There’s nothing finer than strolling through your garden and enjoying fresh-picked crisp and sweet blueberries. I feel blessed to live in California, where I can grow and enjoy Southern blueberries year-round, including during our mild winters. But you don’t need to live in the Golden State to enjoy this wonder fruit. Other types of blueberries, such as highbush (Vaccinium corymbosum) grow in Michigan, North and South Carolina, Oregon, Virginia and Washington, while lowbush blueberries (Vaccinium angustifolium) are native to Maine and Alaska – just to name a few.
Enjoy the pleasures of homegrown blueberries!
Photo Credit: Jennifer Lenet
Blueberries have terrific red fall color.
Photo Credit: Felder Rushing
Pretty white bell-shaped flowers appear in spring.
Photo Credit: Felder Rushing
Blueberries are acid-loving. This presents challenges in my garden, with its alkaline soil and alkaline water. I always like to test my soil and water before I plant so I know what I need to amend. Adding copious amounts of well-rotted compost, earthworm castings, peat moss and oak leaf mold, along with sulfur, brings my soil closer to that ideal acid level blueberries need, as well as increases the water-holding capacity and beneficial microbial populations.
Because blueberries have fine, fibrous roots growing in the top 18 inches of soil, concentrate your amendments in the top 2 feet. (I place 4-6 inches of organic material on top of my soil and incorporate it into those 2 feet as well.)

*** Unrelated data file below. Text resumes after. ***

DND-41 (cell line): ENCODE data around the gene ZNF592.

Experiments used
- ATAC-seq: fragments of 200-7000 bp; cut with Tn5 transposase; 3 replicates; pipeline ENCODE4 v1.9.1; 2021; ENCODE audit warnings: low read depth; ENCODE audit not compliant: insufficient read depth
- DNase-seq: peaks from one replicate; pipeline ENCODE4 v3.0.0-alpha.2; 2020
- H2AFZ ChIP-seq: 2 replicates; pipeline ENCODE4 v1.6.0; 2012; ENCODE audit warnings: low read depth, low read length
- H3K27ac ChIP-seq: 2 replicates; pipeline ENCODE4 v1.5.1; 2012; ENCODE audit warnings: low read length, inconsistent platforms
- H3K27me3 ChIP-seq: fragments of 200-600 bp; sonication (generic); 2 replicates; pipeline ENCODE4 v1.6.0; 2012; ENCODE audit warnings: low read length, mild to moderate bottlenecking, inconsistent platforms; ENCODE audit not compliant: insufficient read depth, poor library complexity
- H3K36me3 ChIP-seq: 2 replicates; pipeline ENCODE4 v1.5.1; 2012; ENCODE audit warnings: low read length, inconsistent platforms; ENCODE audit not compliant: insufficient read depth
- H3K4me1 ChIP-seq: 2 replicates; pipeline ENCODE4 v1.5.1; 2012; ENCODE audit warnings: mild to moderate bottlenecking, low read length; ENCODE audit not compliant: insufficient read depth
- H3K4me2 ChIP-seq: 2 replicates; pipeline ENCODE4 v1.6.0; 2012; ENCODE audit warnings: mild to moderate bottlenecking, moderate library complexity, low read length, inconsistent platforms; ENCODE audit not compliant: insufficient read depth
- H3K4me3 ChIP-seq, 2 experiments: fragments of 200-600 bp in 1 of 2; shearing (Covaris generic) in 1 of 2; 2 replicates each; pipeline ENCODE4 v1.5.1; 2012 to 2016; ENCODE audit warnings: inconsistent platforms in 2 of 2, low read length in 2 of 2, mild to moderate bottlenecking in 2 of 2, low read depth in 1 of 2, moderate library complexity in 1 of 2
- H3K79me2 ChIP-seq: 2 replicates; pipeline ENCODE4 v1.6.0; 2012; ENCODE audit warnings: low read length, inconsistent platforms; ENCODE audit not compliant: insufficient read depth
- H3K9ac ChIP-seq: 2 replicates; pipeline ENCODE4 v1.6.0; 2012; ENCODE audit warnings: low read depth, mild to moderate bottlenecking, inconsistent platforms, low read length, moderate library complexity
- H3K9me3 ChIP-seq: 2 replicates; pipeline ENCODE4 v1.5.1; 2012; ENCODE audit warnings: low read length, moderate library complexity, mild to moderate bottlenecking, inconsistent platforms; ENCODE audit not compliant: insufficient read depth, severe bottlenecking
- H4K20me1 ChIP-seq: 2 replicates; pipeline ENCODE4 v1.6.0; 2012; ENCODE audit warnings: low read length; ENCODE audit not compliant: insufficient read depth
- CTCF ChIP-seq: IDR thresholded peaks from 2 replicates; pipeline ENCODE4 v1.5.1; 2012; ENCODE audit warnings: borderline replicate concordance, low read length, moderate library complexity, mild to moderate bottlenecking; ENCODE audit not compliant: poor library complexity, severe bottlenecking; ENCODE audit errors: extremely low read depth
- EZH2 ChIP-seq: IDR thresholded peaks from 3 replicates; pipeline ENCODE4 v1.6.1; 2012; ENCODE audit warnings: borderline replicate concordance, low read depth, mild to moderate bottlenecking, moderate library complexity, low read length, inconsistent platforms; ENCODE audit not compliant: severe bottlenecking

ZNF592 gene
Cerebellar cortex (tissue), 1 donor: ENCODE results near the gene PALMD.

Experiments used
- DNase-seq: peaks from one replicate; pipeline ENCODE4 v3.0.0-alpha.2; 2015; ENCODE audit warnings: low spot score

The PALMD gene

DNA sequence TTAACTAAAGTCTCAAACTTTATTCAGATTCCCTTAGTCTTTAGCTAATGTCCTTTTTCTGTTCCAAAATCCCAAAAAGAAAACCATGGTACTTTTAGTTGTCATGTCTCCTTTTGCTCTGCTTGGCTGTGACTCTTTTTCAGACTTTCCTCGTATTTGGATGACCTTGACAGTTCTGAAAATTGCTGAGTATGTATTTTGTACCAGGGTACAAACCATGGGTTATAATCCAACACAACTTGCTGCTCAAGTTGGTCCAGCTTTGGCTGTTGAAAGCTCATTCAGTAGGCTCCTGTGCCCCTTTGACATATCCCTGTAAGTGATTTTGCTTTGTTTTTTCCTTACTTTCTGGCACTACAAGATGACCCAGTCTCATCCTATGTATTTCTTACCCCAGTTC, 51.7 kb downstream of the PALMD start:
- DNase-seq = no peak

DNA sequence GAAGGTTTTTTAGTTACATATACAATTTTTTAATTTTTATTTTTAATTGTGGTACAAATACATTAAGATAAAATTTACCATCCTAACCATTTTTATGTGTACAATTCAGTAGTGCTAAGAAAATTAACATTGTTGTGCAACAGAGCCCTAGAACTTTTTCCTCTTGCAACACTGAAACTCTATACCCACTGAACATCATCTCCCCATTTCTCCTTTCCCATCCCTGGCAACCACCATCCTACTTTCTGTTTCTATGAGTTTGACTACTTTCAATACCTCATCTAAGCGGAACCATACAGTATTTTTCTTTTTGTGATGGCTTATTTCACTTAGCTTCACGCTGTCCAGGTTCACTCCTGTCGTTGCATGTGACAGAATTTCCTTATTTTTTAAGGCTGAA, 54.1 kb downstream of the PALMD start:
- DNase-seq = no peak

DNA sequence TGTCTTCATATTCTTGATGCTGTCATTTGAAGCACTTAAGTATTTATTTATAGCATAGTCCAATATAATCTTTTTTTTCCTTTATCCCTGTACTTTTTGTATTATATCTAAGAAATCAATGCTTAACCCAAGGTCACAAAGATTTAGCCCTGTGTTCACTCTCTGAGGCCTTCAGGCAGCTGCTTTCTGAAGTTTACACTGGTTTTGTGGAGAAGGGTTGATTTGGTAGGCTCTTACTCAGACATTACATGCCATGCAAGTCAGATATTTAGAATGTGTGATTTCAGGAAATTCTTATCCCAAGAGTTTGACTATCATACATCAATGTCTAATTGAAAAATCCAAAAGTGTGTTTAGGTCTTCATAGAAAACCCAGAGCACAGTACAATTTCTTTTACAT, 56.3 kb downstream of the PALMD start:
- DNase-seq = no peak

Good drainage is also critical for growing healthy blueberries. Due to the heavy soil in my garden, I’ve built raised beds to allow for better drainage during wet periods. New plants should be mulched regularly and kept well-watered. My blueberries don’t like to dry out. An evenly moist soil keeps them happy and healthy throughout their lives. (And although full sun is necessary for maximum fruit production, my blueberries also appreciate protection from the wind.)
Blueberries prefer a coastal climate, but they can also be grown inland. High temperatures (above 85 degrees F) can shorten the harvest period, as well as the quality and quantity of blueberries. Deer and birds want to share my garden with me, so protecting my blueberries with netting assures me there will be some delicious fruit for my family to enjoy.
Don’t fertilize blueberries until you see new growth as the weather warms in early spring (or earlier in mild-winter areas). The fruit does best with mild fertilizing with each watering once that new growth begins. (Organic fish emulsion works great in my garden.)
I prune my blueberries once a year in an open-vase method, just as with roses, right after fruiting and flowering have ceased. (I remove the flower buds the first two years of establishment to strengthen the plant.)
I’ve had homegrown blueberries for Thanksgiving, and often in January and February during mild winters. (Don’t forget to keep watering your blueberries during dry winters!) And then each spring I anxiously look for those first few crisp and delicious blueberries to sprinkle on my cereal, yogurt, ice cream, salads and fruit crisps. (Of course, the very first ones always go right into my mouth. Yum!)